Courtney Richards is the Connections Pastor at Harvard Avenue Christian Church (Disciples of Christ) in Tulsa, Okla., and the co-editor of It’s Not All About You: Young Adults Seeking Justice (2012, Chalice Press).

10615362_10204429896164000_7886964354237509499_n
Brad Lyons is president and publisher of Chalice Press.

“The weed of racism still grows”

“Racism is real; racism is sin; and racism is really, really tough. If we’re going to get beyond it, none of us gets to sit on the sidelines.”

Sharon Watkins, author of Whole: A Call to Unity in Our Fragmented World, gave an unflinching sermon on racism in 2016 and the church’s role in eradicating racism but also in creating an environment that will lead to reconciliation. A summary of her remarks at Phillips Theological Seminary’s Remind and Renew are posted on Disciples.org, and a link to an audio recording is available here. Take the time not only to hear the words but to understand the message.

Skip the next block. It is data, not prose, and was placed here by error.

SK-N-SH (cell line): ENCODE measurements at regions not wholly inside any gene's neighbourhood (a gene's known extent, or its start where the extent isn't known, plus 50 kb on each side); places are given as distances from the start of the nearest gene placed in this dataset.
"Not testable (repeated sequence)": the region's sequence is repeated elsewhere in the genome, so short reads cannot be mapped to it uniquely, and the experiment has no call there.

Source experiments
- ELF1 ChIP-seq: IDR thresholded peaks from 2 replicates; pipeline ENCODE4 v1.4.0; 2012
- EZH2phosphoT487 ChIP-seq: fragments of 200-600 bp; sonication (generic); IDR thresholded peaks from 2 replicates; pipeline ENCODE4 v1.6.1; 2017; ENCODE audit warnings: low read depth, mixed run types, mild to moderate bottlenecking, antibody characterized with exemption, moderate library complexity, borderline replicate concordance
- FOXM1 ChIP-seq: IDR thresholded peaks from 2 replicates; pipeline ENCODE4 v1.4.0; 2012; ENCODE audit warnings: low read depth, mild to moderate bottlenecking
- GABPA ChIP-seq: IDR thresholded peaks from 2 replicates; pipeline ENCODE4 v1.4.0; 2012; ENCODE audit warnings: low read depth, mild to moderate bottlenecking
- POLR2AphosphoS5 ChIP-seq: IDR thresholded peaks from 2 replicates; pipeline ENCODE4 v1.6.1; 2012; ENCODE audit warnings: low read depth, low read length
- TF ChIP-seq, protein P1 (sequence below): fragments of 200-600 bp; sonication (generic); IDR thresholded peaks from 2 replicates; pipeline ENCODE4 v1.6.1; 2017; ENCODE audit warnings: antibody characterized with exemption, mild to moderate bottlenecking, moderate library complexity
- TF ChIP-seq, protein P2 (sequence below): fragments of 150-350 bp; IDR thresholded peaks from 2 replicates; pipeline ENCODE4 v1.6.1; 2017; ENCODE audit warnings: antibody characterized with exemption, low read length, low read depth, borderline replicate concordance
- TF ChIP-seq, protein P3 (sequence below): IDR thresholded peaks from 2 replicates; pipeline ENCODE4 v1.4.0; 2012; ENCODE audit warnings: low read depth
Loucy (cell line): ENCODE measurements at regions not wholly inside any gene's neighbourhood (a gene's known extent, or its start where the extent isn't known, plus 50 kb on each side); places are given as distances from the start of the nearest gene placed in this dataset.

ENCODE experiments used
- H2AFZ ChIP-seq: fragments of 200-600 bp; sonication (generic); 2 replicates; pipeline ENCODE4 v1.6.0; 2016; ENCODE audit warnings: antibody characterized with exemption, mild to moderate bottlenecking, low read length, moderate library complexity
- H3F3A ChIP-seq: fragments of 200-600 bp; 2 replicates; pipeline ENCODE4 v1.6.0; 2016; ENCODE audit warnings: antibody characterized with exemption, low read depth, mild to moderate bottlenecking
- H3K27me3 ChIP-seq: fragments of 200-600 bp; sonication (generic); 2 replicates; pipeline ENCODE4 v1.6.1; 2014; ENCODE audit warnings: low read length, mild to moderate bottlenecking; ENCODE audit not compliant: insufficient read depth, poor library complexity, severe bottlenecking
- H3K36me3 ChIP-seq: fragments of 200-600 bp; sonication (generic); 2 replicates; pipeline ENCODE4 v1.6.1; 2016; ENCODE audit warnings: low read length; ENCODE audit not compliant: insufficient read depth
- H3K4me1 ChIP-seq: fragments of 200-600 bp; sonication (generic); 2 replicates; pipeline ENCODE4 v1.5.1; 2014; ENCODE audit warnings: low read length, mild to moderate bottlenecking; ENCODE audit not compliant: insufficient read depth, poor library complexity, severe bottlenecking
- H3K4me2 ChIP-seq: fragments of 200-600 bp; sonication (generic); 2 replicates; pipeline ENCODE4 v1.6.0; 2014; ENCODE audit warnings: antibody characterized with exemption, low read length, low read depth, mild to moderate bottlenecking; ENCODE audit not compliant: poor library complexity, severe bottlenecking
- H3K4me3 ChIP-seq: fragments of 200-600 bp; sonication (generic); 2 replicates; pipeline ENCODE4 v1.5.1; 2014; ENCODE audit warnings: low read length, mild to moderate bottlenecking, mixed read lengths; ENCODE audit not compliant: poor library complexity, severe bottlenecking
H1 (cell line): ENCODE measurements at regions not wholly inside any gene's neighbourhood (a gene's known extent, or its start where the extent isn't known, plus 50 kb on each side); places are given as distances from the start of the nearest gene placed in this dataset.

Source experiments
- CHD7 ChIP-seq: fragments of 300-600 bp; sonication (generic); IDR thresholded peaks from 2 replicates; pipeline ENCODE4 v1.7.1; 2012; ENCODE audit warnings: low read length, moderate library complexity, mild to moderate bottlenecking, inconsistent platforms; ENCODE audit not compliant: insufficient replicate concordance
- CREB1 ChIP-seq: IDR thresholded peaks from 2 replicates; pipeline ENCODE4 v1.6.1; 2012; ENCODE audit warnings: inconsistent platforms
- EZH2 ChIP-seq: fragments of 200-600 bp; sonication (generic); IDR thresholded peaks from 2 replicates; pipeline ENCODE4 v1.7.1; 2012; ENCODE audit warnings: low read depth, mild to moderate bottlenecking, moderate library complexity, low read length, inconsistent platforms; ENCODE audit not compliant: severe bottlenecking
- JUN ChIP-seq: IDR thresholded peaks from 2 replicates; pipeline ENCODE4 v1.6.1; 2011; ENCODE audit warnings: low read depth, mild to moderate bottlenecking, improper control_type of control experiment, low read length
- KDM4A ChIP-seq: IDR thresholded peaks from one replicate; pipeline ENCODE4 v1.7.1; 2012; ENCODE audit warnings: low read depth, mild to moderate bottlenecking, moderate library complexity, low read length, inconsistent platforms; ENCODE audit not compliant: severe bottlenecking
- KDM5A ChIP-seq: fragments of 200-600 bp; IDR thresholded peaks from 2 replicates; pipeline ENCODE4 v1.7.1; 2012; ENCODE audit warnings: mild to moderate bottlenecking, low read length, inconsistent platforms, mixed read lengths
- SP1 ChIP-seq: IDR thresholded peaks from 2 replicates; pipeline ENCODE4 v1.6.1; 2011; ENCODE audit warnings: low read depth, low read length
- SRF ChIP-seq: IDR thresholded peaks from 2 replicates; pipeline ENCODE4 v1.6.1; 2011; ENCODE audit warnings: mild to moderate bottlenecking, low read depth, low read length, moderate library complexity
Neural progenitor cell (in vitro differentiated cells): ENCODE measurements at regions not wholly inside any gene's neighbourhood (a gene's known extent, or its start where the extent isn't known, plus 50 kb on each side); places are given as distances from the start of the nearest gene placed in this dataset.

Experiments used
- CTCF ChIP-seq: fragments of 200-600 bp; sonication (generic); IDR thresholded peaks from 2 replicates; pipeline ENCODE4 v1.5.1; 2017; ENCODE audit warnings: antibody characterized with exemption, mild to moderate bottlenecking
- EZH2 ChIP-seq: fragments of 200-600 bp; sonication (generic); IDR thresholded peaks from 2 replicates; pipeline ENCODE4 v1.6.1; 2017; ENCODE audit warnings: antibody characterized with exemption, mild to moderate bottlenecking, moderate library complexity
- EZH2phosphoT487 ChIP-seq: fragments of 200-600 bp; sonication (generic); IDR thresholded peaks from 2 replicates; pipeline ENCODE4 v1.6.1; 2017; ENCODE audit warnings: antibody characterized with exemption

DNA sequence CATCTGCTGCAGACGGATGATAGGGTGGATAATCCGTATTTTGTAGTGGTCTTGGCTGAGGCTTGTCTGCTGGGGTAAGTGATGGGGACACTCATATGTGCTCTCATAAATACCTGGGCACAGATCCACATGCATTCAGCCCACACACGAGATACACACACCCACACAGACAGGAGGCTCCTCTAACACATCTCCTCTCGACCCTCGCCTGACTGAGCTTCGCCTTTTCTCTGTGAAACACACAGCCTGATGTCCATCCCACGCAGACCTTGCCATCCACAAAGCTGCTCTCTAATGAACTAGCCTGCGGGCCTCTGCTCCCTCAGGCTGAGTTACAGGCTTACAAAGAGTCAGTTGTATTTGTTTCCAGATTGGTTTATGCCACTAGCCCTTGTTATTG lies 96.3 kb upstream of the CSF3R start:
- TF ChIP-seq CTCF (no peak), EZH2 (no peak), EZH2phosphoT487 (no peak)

Brad Lyons is president and publisher of Chalice Press.

Remind and Renew 2016: Leah Gunning Francis

Closing Phillips Theological Seminary’s Remind and Renew was Leah Gunning Francis, author of Ferguson and Faith: Sparking Leadership and Awakening Community. Currently on the faculty at Eden Theological Seminary, Francis brings her intimate perspective on the protests in Ferguson, Mo., sparked by the shooting of Michael Brown in August 2014 and the subsequent protests and legal (in)actions in the case. She was on the frontlines in the protests and interviewed dozens of other leaders to collect their perspectives on what worked, what didn’t, and what others can do to react to the next Ferguson – because, as she often says, “There is a Ferguson near you.”